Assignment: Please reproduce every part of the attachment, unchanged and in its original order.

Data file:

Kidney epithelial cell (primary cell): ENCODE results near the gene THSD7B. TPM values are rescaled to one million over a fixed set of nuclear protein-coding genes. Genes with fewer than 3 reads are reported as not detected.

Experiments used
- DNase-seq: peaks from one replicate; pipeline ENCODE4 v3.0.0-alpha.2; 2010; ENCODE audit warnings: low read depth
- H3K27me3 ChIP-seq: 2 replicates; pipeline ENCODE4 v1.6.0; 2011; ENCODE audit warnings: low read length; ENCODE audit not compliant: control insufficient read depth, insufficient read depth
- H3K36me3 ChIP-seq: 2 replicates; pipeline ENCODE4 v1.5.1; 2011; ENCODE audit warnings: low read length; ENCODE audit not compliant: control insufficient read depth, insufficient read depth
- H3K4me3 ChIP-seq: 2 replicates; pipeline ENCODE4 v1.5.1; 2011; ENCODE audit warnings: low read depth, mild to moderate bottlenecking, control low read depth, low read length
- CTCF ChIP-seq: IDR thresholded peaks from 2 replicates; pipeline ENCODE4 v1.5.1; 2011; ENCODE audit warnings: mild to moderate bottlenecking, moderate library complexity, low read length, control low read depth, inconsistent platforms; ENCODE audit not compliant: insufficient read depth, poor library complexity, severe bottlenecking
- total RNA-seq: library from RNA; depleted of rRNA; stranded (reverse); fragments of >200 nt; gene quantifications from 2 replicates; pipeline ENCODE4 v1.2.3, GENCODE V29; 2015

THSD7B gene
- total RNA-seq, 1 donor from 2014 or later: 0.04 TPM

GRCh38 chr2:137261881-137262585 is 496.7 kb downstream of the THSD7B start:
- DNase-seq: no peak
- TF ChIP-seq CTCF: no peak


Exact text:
Kidney epithelial cell (primary cell): ENCODE results near the gene THSD7B. TPM values are rescaled to one million over a fixed set of nuclear protein-coding genes. Genes with fewer than 3 reads are reported as not detected.

Experiments used
- DNase-seq: peaks from one replicate; pipeline ENCODE4 v3.0.0-alpha.2; 2010; ENCODE audit warnings: low read depth
- H3K27me3 ChIP-seq: 2 replicates; pipeline ENCODE4 v1.6.0; 2011; ENCODE audit warnings: low read length; ENCODE audit not compliant: control insufficient read depth, insufficient read depth
- H3K36me3 ChIP-seq: 2 replicates; pipeline ENCODE4 v1.5.1; 2011; ENCODE audit warnings: low read length; ENCODE audit not compliant: control insufficient read depth, insufficient read depth
- H3K4me3 ChIP-seq: 2 replicates; pipeline ENCODE4 v1.5.1; 2011; ENCODE audit warnings: low read depth, mild to moderate bottlenecking, control low read depth, low read length
- CTCF ChIP-seq: IDR thresholded peaks from 2 replicates; pipeline ENCODE4 v1.5.1; 2011; ENCODE audit warnings: mild to moderate bottlenecking, moderate library complexity, low read length, control low read depth, inconsistent platforms; ENCODE audit not compliant: insufficient read depth, poor library complexity, severe bottlenecking
- total RNA-seq: library from RNA; depleted of rRNA; stranded (reverse); fragments of >200 nt; gene quantifications from 2 replicates; pipeline ENCODE4 v1.2.3, GENCODE V29; 2015

THSD7B gene
- total RNA-seq, 1 donor from 2014 or later: 0.04 TPM

GRCh38 chr2:137261881-137262585 is 496.7 kb downstream of the THSD7B start:
- DNase-seq: no peak
- TF ChIP-seq CTCF: no peak